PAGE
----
This week's re-release of Oliver Stone's Wall Street on DVD (a precurser to the upcoming sequel, Wall Street: Money Never Sleeps, slated for September) serves to remind of us of one of cinema's great businessmen: Gordon Gekko, played with smarmy avarice by Michael Douglas.

There have been a lot of great businessman characters throughout the history of film. Some sneaky, some sincere, some completely off their rocker. Here are a few favorites.

C.C. Baxter and Jeff Sheldrake, The Apartment
Jack Lemmon's struggling, miserable clerk Baxter will do anything to get ahead -- including loaning his apartment to his married bosses for afternoon trysts. What seems like merely a bad idea becomes a nightmare when he finds out that his married boss Sheldrake (Fred MacMurray) is making time with the elevator girl (Shirley MacLaine) that Baxter secretly adores. Billy Wilder's comedy has a weird, dark undercurrent of pain, and Lemmon's at his best here.

Bill Lumbergh, Office Space
Obviously. We've all worked for this guy, we've all hated his guts, and Gary Cole's dim-witted, inward-focused portrayal -- and his endless droning about TPS reports -- is as cringe-inducing as it is hilarious. Um ... yeah.

Everyone, Glengarry Glen Ross
Where to start? Alec Baldwin's 'Always. Be. Closing" lecture, Al Pacino's rant, Jack Lemmon's meltdown .. the cast of James Foley's 1992 adaptation of David Mamet's play is too great, and the dialogue too brilliant, to narrow down to any one character or moment. the leads are weak, coffee's for closers, and you must get them to sign on the line which is dotted.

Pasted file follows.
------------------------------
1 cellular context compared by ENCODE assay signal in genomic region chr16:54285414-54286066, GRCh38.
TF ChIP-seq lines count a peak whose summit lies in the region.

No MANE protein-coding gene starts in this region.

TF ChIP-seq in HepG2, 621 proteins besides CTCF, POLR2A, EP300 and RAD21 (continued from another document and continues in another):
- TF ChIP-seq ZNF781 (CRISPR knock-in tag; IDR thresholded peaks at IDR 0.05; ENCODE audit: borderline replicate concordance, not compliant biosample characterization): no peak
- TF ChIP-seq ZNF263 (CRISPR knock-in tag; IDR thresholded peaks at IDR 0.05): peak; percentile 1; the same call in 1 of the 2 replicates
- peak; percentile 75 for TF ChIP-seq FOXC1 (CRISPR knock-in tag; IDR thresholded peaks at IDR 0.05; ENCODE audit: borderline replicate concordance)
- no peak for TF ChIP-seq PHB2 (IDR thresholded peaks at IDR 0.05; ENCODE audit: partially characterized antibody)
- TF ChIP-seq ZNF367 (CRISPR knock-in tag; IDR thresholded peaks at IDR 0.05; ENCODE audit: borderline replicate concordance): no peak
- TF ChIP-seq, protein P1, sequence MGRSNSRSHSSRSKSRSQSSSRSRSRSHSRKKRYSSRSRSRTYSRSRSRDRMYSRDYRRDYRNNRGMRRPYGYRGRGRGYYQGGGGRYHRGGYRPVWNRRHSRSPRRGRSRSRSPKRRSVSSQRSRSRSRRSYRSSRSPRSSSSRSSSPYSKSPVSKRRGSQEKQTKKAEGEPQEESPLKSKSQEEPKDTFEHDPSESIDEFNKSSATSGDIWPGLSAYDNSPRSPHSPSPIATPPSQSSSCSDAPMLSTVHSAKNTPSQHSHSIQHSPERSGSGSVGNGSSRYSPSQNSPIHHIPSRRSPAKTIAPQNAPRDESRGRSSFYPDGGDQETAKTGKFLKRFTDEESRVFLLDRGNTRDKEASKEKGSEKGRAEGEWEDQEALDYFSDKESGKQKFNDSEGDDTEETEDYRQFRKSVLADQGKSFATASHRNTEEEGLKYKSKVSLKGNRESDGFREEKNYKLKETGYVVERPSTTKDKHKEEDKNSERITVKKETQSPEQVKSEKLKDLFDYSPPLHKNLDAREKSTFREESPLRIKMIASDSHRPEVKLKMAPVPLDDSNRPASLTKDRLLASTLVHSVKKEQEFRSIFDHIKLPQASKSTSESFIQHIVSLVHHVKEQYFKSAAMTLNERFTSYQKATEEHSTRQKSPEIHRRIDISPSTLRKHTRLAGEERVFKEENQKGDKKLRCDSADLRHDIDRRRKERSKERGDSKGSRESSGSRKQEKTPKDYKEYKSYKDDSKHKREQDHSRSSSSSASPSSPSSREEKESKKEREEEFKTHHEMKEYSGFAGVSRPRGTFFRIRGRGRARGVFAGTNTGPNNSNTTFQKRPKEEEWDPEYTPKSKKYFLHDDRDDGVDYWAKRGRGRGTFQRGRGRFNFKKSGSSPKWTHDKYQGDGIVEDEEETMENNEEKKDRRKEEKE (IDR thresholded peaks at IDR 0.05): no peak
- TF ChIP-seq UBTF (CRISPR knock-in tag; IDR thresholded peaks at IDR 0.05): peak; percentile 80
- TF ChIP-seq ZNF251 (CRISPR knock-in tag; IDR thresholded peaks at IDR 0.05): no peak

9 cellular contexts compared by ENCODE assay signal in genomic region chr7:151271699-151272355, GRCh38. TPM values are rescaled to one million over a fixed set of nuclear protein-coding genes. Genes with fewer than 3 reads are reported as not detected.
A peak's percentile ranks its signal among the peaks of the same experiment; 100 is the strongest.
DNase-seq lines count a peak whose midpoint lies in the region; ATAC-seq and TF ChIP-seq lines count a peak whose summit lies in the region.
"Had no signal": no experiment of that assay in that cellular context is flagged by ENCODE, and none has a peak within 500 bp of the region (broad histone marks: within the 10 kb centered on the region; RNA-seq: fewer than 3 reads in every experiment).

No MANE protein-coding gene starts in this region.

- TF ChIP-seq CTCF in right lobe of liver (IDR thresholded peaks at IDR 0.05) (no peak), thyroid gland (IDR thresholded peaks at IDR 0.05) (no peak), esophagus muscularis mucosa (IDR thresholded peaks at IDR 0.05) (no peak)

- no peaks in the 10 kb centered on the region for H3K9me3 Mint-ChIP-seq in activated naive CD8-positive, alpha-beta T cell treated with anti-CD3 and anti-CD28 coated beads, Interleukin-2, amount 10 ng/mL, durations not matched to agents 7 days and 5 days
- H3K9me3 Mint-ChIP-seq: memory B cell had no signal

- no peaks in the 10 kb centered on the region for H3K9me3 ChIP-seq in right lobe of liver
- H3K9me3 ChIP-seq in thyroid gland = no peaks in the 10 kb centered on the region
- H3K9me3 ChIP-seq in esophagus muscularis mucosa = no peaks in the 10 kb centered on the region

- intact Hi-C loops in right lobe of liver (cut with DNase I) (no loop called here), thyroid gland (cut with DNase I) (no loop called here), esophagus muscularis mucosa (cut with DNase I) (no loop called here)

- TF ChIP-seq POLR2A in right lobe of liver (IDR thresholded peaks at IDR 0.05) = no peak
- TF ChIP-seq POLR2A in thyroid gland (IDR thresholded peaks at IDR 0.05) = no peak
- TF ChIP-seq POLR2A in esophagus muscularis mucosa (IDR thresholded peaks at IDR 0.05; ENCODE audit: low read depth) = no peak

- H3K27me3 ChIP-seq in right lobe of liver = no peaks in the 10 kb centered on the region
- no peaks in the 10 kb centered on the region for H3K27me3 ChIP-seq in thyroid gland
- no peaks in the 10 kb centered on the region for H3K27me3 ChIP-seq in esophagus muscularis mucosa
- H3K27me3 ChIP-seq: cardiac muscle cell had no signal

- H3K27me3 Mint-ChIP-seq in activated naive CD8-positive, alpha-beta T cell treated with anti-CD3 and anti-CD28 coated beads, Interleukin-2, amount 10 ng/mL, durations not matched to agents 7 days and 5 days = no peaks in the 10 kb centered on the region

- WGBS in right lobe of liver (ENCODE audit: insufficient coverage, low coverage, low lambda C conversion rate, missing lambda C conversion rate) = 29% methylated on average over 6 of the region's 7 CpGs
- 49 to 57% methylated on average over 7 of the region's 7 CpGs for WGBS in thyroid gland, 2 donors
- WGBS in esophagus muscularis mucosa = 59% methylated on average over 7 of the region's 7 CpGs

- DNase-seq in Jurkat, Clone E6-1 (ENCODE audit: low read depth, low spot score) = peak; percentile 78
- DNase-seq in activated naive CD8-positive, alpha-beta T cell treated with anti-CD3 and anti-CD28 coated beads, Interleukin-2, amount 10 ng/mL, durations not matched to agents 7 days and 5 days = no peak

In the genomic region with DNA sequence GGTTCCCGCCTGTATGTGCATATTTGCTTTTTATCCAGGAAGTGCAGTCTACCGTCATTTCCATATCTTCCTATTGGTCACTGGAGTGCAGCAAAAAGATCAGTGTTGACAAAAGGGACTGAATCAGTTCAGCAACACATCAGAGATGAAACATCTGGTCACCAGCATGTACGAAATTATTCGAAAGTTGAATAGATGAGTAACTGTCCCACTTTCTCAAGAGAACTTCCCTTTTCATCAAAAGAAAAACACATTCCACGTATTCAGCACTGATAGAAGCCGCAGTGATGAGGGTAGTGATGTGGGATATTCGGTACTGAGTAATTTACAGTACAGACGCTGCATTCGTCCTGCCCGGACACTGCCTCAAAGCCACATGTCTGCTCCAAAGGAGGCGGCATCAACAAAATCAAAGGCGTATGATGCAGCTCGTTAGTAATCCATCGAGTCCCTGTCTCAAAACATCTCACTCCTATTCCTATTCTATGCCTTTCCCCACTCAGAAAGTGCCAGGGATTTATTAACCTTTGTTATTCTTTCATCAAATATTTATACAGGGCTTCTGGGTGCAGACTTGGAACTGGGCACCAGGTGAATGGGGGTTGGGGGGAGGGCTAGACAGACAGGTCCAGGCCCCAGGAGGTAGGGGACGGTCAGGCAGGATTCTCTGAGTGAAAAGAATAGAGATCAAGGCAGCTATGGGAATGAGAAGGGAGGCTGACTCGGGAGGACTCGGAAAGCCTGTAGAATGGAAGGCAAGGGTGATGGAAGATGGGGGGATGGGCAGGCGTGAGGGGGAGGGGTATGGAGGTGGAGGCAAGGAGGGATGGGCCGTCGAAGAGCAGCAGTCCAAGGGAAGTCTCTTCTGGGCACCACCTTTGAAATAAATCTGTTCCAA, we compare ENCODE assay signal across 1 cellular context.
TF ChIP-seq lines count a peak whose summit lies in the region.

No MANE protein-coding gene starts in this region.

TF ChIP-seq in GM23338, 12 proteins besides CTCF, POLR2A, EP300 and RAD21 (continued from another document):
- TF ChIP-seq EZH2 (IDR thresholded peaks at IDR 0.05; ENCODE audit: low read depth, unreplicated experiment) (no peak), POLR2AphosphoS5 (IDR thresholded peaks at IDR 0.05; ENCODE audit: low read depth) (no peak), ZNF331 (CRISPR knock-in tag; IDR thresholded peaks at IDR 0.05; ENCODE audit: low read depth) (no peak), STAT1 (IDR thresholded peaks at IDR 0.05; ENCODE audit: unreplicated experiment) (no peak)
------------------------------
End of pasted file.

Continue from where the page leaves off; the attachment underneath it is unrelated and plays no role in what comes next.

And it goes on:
Chris Varick, Boiler Room
If you don't think Vin Diesel can act, then you've never seen Boiler Room, about brokers at a small-time Long Island stock mill. Diesel plays Varick as successful, profane, bigoted and supremely confident, and he looks great in a suit.

Buddy Ackerman, Swimming with Sharks
Guy (Frank Whaley) begins his new job under Hollywood producer Buddy (Kevin Spacey) and discovers that his new boss is a monster. While the story's about Guy's rise at the studio and his act of revenge against Buddy, it's Spacey's show all the way. Always gifted when it comes to toxic, venom-laced insult, his take on the prototypical ego-crazed power monster is magnificent. And, we're told, not at all over the top compared to some real-life execs.

Ryan Bingham, Up in the Air
George Clooney is perfect as a man whose life is about his job, which is to fly around the country, firing people. To do his job well, Bingham's learned to pack perfectly (he gives motivational speeches that hinge on the metaphor of a light suitcase), never put down roots, and stay unattached. When his bosses threaten to change his job so that he'll be desk-bound, the frequent flier finds himself re-assessing everything ... and the results are both funny and sad.

Kenneth Lay and the corporate weasels, Enron: The Smartest Guys in the Room
A Greek tragedy about arrogance and deceit on a grand scale, Alex Gibney's documentary introduces us to the energy-company execs whose business was to create arcane, shady, complex deals intended make vast amounts of money however possible, creating a labyrinth of fraud that's simply mind-boggling. These real-life crooks made Gordon Gekko look like an amateur.